Corporation and Martin Marietta began in March 1994, with the
companies announcing their $10 billion planned merger on August
30, 1994. The deal was finalised on March 15, 1995, when the two
companies shareholders approved the merger.
During a period of great demand for military technology
expertise the timing could not have been better for such a
collaboration between two companies who both contributed
A corporation of insane ambition, their net sales were a staggering $45.6 billion in 2014 and while their business scope covers the entire globe, involving thousands, they are all united under the common goal of expanding their technology and capabilities into areas where others dare not tread.
important products into their new portfolio. As an example,
Lockheed products included the Trident missile, P-3 Orion, F-16
Fighting Falcon, F-22 Raptor, C-130 Hercules, A-4AR Fightinghawk
and the DSCS-3 satellite. And Martin Marietta products included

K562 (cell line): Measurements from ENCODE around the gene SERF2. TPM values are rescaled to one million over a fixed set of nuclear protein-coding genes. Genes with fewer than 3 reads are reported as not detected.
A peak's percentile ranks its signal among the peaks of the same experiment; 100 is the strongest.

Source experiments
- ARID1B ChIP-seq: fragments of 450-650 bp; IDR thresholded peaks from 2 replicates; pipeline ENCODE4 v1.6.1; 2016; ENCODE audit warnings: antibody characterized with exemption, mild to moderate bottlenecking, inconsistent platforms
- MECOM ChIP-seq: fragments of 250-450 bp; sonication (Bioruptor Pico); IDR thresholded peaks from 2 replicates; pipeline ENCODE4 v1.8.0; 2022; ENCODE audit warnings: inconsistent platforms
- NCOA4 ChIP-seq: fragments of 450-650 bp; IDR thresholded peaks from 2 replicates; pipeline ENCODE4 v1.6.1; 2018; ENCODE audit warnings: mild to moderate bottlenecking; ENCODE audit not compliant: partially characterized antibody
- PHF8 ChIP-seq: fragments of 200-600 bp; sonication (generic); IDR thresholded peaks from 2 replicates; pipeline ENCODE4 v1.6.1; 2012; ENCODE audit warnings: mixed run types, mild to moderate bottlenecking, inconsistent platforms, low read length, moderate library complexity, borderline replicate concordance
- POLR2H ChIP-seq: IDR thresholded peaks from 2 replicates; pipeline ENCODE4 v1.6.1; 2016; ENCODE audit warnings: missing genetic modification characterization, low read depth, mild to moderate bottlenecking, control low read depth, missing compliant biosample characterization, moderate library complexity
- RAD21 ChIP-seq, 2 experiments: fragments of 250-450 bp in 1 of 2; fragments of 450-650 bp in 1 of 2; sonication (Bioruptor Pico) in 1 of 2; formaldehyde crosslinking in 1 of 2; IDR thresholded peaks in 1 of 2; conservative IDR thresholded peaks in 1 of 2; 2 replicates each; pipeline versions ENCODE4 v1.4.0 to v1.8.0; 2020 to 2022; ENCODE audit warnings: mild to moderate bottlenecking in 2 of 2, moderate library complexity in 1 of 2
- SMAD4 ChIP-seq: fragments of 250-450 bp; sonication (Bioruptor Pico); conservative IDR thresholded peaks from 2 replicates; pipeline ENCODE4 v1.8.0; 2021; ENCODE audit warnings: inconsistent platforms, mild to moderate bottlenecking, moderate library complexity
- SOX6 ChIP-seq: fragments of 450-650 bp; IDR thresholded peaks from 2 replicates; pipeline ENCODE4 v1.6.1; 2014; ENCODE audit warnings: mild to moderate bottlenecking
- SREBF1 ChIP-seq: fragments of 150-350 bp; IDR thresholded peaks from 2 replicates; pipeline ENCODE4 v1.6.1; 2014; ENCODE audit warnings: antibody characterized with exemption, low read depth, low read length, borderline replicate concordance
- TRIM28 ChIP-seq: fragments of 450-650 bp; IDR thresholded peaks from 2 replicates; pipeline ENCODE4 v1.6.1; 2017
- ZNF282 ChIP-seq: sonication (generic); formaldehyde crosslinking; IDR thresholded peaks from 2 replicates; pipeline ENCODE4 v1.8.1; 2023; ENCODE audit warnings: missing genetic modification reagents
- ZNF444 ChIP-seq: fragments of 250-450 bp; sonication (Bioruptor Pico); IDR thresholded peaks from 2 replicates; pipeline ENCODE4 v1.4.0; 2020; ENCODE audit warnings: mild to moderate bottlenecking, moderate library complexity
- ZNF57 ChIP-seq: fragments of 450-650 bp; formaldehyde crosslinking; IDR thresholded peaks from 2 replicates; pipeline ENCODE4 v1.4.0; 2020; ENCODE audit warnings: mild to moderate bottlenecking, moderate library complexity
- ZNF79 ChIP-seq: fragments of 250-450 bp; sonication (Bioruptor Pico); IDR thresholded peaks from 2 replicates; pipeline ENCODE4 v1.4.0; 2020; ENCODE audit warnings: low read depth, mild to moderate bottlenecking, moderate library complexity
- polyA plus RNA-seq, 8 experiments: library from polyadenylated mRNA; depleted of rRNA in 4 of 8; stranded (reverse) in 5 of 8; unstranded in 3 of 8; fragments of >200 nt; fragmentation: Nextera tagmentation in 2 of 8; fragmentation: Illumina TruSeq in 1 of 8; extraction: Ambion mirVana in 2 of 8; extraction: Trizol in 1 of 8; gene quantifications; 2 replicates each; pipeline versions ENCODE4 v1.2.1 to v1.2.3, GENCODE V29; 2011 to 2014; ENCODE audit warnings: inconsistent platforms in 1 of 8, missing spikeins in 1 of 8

Titan rockets, Sandia National Laboratories (management contract
acquired in 1993), Space Shuttle External Tank, Viking 1 and Viking
2 landers, the Transfer Orbit Stage (under subcontract to Orbital
Sciences Corporation) and various satellite models.
Continuing the trend for acquisition of experience and
expertise, in April of the following year Lockheed Martin acquired
the electronics and systems integration business Loral Corporation
for a tidy sum of $9.1 billion. Some would say that their growth
was hampered in 1998 when they were obliged to abandon plans
for a $8.3 billion merger with Northrop Grumman in July 1998
due to Government concerns regarding the potential strength of
the new group. When considered carefully a Lockheed/Northrop
collaboration would have held control of 25% of the Department